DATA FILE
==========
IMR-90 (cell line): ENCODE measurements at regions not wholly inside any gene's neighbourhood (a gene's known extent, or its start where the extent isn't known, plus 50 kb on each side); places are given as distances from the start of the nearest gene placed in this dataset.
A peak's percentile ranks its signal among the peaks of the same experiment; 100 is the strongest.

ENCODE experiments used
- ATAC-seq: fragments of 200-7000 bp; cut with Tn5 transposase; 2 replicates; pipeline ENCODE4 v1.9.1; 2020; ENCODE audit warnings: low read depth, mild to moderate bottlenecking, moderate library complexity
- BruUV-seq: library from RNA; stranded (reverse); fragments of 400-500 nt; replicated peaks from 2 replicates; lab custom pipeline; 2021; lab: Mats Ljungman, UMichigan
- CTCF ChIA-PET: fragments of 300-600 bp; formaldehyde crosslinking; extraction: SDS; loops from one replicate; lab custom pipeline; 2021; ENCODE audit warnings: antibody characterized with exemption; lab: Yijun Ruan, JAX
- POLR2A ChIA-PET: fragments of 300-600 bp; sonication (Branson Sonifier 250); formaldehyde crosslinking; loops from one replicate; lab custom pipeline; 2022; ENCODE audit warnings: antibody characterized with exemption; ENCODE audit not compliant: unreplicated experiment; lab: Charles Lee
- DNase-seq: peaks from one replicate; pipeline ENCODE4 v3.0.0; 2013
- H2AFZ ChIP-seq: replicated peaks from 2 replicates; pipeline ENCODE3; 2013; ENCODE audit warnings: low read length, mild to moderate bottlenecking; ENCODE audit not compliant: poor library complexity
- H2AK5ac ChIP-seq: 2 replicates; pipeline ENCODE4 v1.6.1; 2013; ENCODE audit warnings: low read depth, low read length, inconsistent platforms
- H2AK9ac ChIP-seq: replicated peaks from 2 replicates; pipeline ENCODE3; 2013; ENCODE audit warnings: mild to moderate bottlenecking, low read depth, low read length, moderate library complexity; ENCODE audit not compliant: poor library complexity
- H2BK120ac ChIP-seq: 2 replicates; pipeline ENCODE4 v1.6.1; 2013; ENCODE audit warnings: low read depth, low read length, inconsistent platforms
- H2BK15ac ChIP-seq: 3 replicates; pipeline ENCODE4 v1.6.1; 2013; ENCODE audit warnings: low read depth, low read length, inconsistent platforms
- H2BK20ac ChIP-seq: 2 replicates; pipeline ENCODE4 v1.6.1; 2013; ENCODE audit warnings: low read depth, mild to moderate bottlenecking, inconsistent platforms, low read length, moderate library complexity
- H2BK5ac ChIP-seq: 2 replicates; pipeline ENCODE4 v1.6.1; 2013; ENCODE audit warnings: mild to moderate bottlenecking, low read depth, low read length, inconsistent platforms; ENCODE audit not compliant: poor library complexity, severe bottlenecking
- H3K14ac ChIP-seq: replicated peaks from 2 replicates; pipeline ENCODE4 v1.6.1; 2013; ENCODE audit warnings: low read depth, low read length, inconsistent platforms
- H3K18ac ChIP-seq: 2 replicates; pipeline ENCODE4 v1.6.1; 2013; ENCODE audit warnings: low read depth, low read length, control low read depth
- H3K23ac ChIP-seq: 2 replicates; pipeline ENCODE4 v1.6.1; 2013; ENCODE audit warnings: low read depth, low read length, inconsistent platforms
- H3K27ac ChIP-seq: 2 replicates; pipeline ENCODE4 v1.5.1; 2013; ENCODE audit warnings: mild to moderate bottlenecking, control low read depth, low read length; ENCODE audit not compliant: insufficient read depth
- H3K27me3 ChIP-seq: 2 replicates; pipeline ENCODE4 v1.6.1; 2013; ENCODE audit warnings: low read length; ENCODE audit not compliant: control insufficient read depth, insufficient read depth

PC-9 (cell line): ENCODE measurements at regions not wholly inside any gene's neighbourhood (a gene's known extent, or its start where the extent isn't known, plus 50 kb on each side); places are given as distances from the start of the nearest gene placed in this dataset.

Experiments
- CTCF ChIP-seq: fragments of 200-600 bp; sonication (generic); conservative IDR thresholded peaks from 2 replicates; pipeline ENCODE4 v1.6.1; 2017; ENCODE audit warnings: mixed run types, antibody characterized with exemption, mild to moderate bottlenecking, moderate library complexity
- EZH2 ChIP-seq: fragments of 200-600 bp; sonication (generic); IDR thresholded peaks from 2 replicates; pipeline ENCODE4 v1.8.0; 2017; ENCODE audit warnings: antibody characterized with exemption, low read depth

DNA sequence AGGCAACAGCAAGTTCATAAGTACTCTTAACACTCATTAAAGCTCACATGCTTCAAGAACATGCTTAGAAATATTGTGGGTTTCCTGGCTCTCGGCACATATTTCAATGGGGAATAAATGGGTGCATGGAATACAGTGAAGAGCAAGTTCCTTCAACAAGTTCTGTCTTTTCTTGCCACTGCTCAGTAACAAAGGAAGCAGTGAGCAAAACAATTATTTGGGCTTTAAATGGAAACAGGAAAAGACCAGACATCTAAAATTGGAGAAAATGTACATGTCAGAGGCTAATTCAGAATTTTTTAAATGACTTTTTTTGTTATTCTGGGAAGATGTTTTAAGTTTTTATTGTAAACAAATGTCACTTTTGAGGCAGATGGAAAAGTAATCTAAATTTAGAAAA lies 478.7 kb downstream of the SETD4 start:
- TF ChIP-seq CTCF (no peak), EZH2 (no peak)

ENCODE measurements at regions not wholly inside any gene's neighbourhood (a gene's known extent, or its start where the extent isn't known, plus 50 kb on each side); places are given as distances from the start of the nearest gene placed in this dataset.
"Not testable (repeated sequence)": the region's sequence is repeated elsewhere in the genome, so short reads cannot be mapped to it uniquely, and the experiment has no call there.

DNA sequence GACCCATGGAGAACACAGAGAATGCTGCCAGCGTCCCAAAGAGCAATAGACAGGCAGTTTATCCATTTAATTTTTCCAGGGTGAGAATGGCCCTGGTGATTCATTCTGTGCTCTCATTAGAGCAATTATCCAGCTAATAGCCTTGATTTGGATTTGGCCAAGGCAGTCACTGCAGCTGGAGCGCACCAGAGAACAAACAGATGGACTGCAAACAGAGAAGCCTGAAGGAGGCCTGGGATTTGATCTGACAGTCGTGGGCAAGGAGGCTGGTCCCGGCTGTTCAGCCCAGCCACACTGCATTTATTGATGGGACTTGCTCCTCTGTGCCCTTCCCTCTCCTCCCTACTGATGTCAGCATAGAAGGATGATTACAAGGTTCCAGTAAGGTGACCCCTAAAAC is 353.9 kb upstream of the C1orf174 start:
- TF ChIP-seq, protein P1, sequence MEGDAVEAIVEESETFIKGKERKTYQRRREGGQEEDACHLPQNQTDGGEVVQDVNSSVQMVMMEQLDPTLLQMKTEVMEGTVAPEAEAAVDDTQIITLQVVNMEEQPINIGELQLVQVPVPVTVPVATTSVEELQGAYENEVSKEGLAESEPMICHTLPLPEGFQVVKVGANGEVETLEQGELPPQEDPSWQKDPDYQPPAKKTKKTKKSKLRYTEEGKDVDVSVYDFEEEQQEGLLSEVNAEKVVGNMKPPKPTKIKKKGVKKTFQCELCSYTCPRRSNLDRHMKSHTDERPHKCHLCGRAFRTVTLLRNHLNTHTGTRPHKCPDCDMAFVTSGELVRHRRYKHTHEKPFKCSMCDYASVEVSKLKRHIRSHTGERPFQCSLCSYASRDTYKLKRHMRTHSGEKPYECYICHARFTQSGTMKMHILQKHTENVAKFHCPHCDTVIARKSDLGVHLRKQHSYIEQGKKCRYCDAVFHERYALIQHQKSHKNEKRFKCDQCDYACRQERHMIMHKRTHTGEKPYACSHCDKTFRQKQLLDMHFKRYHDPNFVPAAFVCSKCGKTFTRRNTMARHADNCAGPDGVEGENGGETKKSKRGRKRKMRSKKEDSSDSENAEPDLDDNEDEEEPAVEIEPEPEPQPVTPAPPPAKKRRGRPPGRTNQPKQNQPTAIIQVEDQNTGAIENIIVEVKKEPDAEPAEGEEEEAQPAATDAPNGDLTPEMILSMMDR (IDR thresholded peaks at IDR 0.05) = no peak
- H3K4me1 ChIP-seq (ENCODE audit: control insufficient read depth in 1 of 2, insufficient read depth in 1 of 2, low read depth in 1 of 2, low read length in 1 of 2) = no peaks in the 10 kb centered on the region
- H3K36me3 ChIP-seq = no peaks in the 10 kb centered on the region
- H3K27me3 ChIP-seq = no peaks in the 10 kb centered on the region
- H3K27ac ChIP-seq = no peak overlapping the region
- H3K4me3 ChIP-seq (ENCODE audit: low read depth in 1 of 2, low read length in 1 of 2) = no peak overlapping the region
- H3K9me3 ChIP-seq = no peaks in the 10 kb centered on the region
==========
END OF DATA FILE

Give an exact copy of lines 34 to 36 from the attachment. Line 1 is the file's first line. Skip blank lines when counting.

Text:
- H3K27ac ChIP-seq = no peak overlapping the region
- H3K4me3 ChIP-seq (ENCODE audit: low read depth in 1 of 2, low read length in 1 of 2) = no peak overlapping the region
- H3K9me3 ChIP-seq = no peaks in the 10 kb centered on the region